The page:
Auckland-based architects Lance and Nicola Herbst of Herbst Architects have been experimenting with the best way to live in and feel connected to the New Zealand landscape and climate for 15 years. The application of their skill has resulted in a diverse range of responses, from a bare-bones beach shack on Great Barrier Island to the glassy, ethereal house in a pohutukawa grove beside Piha Beach that won the 2012 Home of the Year prize.
In 2016 they took out the win again with their Coromandel bach. In contrast with the 2012 winner – which blurs the boundaries between indoors and out – this design is solid, resolute, blunt-edged form that could be called agrarian brutalism. “We just felt the need to come at things from a slightly different angle”, says Lance.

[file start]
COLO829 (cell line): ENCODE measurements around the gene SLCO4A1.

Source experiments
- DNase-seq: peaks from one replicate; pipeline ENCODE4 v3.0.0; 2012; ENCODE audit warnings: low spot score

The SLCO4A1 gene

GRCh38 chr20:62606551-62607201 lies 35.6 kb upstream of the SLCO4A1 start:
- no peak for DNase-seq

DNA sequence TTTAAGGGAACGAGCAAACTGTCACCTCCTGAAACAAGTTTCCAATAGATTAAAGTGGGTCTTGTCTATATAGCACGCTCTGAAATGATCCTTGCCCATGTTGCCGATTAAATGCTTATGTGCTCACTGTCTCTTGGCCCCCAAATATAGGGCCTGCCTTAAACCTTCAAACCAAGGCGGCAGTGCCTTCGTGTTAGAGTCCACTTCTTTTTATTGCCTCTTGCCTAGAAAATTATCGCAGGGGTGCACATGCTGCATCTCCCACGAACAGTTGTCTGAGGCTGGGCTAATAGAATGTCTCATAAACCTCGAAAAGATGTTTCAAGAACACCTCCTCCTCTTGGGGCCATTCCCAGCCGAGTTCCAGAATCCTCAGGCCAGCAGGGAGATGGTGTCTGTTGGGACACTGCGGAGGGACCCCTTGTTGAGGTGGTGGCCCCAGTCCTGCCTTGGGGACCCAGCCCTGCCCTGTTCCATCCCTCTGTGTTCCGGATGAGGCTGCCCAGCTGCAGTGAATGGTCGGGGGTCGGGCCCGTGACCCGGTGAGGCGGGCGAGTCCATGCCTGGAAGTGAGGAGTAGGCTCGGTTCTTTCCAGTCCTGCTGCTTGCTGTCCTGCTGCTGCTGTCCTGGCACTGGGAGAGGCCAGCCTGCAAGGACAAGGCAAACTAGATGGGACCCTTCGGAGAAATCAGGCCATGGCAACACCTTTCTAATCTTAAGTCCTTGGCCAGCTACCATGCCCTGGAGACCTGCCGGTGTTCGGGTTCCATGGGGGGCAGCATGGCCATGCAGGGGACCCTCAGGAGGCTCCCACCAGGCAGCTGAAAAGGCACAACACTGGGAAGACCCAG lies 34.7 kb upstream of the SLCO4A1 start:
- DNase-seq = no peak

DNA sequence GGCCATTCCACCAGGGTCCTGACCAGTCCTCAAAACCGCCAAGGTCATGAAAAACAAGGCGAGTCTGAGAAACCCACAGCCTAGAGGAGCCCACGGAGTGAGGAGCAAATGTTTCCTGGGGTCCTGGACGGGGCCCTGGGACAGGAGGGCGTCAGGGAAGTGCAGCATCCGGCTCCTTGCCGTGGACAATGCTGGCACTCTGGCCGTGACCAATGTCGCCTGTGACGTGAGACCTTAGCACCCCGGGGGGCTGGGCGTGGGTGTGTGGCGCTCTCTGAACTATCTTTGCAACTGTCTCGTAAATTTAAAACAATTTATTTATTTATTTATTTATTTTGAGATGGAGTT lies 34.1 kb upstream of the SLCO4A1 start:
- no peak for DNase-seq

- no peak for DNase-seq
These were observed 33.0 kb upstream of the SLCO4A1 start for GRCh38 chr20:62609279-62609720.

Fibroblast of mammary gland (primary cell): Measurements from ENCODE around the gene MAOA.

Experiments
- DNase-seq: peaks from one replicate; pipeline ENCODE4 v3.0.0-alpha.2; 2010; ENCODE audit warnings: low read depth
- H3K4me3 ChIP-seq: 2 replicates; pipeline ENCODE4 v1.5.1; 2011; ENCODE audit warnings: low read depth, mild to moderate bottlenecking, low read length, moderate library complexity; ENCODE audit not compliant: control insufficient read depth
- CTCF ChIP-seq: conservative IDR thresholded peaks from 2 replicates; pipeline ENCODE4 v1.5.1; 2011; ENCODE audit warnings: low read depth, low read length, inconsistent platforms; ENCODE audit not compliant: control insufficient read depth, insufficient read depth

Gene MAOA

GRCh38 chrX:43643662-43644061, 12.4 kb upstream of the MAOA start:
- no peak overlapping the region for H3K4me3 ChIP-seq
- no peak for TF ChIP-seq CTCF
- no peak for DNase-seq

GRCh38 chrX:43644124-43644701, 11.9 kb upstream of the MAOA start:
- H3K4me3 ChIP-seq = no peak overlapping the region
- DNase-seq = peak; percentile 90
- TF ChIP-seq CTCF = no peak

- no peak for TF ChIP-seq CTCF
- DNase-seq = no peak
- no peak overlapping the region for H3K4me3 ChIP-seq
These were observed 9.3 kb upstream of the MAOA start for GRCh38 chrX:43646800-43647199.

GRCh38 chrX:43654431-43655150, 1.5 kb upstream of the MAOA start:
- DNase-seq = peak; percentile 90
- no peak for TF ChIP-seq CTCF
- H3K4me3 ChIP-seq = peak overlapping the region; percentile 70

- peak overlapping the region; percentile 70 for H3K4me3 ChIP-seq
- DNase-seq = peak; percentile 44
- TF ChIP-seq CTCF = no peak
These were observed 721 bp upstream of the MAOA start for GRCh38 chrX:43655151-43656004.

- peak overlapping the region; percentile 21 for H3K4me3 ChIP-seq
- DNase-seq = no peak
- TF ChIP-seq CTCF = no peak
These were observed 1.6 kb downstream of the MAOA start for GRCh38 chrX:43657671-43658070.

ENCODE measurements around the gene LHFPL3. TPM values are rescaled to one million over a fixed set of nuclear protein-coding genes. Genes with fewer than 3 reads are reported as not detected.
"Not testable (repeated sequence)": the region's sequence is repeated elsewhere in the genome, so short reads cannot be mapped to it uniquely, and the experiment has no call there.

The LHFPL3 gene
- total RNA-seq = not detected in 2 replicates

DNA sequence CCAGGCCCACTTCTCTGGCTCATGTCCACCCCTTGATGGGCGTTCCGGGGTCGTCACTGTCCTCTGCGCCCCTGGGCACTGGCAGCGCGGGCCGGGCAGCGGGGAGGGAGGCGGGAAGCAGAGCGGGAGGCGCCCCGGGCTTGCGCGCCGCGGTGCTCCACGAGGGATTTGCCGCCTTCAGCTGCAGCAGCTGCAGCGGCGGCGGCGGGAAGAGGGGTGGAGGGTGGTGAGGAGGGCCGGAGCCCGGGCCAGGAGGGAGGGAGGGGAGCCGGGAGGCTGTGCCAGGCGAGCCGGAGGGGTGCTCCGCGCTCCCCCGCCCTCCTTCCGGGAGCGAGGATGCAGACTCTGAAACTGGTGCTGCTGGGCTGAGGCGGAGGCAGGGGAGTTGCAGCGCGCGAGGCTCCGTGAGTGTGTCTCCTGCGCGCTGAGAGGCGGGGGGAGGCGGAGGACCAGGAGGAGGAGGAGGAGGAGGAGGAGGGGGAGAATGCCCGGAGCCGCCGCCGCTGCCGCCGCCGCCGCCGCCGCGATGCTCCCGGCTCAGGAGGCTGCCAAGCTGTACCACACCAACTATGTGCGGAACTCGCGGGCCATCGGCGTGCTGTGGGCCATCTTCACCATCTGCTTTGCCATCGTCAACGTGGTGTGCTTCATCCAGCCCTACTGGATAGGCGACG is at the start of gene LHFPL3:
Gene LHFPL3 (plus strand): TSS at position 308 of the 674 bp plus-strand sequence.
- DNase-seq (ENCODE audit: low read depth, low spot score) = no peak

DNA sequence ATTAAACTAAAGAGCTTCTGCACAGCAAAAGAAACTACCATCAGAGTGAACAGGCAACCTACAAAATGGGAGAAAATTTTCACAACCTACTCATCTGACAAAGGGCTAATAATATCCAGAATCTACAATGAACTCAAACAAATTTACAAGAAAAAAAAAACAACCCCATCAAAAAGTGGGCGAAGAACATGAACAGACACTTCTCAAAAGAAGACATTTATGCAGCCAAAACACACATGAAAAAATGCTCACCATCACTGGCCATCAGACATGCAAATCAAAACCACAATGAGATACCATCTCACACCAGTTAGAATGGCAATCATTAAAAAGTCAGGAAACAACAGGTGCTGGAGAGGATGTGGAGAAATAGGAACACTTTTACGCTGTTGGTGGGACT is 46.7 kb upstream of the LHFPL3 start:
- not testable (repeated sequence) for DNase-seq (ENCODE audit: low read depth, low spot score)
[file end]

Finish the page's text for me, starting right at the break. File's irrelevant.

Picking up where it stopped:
This year the architectural duo had another triumph; nestled in a pohutukawa grove in Piha, the winner of Home of the Year 2018 is a thoughtful response to a tricky site. Sitting up on concrete plinths with a sheltered internal courtyard, Herbst Architects have taken a standard footprint and cleverly twisted it in on itself. “To make a house as good as this takes enormous skill, a sympathetic client and the guts to know what not to do,” says HOME Editor Simon Farrell-Green.